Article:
What is Judicial Misconduct?

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  • Written By: Patrick Roland
  • Edited By: Kathryn Hulick
  • Last Modified Date: 28 January 2020
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Judicial misconduct is any action by a judge that is deemed unethical or an abuse of the judge's impartiality. There are many different ways a judge can commit misconduct, ranging from taking bribes, to improper campaigning, to improperly discussing a case, or even being hostile to members of a court trial. These standards differ from country to country, but usually reflect a moral code set in place to dictate a judge's actions. If a judge is accused of misconduct, a judicial investigation committee is organized and a penalty can be given.

A judge is expected to be an impartial expert in the law and to keep any court proceedings fair and legal. There are several opportunities for malfeasance in office, or misbehavior, with this incredibly powerful position. Many judicial systems have rules in place to direct how judges should behave, such as the American Bar Association's Model Code of Judicial Conduct in the United States. These codes outline cannons regarding the integrity, duties and professionalism a judge must use to perform his or her job. Failure to do so often results in judicial misconduct.

One type of judicial misconduct is accepting bribes, gifts or personal favors. This means a judge cannot accept anything of value, whether it is money or even something as simple as a free meal. These rules are in place because special treatment or benefits may negatively effect the judge's impartiality.


Judges that must campaign for their position are often the subject of judicial misconduct scrutiny. There are many rules in place regarding what can and cannot be done during a political campaign for a judge's seat. One of the most common unethical actions on the political trail is making misleading or untrue statements about oneself or the competition.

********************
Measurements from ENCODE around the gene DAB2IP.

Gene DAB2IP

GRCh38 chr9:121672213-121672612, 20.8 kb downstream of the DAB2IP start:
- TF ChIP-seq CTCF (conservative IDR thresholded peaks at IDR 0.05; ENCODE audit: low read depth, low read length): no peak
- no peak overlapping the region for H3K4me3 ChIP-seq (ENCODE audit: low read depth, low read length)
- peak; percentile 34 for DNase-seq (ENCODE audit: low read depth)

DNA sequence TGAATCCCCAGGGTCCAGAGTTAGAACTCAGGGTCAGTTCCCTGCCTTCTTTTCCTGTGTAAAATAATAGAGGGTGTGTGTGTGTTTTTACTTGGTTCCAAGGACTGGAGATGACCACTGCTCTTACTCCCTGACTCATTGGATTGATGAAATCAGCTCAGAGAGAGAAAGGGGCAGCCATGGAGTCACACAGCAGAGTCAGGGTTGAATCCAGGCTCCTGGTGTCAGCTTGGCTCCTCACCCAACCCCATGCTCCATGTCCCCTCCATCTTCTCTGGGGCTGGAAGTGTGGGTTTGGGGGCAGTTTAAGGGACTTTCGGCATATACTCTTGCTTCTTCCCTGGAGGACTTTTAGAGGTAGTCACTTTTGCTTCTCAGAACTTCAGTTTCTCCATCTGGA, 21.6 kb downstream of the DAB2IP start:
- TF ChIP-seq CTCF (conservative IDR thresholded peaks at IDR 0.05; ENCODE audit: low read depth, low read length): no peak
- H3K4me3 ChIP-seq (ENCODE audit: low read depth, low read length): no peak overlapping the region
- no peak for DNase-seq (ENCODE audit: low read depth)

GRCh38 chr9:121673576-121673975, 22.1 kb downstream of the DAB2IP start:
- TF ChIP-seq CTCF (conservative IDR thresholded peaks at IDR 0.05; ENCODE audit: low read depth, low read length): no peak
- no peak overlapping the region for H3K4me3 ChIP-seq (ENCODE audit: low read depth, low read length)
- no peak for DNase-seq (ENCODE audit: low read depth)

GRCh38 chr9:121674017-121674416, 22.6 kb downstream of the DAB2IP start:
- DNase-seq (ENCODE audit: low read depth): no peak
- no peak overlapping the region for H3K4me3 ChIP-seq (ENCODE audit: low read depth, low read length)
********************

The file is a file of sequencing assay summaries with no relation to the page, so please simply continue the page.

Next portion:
Hostility on the bench is another common source of legal problems. Complaints can be filed by attorneys, defendants and plaintiffs who feel the judge was biased in any way. Judicial misconduct can also occur when a judge discusses specific details outside of the courtroom with an individual who is not associated with the trial. There are many other ethical and moral violations, but these are just a few of the more common.

When judicial misconduct is suspected, most governmental systems have a process in place to investigate these claims. One common form is the Judicial investigative committee. This committee consists of several other judges that review the facts of the misconduct the same way they would a court trial. If a judge is found in violation, warnings can be issued, suspensions given and judicial jobs taken away, depending on the severity of violation.


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Post 1

Thanks for another superb article. I was doing some research on judicial misconduct, but I don't have a clear understanding of this type of misconduct. Because of this, I was looking for an article that spoke in layman terms. This was it for me. Easy to understand - just what I wanted! -- Kristi A.

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